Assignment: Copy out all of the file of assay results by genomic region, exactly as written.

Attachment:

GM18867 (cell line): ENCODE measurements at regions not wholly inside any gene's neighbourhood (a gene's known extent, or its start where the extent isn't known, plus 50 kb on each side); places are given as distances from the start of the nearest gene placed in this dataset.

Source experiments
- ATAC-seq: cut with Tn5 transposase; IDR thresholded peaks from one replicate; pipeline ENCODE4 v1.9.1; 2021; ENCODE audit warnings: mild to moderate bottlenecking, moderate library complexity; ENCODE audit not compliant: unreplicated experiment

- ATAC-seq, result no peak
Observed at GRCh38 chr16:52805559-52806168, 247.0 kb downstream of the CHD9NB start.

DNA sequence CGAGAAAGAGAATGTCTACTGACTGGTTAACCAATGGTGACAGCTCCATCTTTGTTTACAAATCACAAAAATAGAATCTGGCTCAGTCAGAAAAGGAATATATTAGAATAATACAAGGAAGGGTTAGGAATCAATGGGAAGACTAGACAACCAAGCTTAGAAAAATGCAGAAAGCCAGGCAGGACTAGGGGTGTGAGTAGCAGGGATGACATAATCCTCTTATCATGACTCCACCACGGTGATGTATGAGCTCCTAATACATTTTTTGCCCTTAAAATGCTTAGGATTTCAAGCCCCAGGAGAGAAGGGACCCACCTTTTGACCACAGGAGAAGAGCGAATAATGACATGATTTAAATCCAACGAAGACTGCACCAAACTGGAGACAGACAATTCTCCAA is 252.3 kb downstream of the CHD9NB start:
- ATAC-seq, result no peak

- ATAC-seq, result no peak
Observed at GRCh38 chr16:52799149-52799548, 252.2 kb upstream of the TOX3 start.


GM18867 (cell line): ENCODE measurements at regions not wholly inside any gene's neighbourhood (a gene's known extent, or its start where the extent isn't known, plus 50 kb on each side); places are given as distances from the start of the nearest gene placed in this dataset.

Source experiments
- ATAC-seq: cut with Tn5 transposase; IDR thresholded peaks from one replicate; pipeline ENCODE4 v1.9.1; 2021; ENCODE audit warnings: mild to moderate bottlenecking, moderate library complexity; ENCODE audit not compliant: unreplicated experiment

- ATAC-seq, result no peak
Observed at GRCh38 chr16:52805559-52806168, 247.0 kb downstream of the CHD9NB start.

DNA sequence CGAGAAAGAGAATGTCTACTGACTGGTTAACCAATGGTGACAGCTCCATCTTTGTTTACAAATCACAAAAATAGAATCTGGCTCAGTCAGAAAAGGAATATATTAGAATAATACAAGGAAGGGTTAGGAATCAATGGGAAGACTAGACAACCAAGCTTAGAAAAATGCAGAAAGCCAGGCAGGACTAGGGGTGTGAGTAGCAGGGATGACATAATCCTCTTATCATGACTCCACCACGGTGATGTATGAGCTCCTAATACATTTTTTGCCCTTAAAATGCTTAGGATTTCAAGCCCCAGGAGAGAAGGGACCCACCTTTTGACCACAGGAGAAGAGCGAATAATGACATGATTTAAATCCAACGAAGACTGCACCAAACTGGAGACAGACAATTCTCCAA is 252.3 kb downstream of the CHD9NB start:
- ATAC-seq, result no peak

- ATAC-seq, result no peak
Observed at GRCh38 chr16:52799149-52799548, 252.2 kb upstream of the TOX3 start.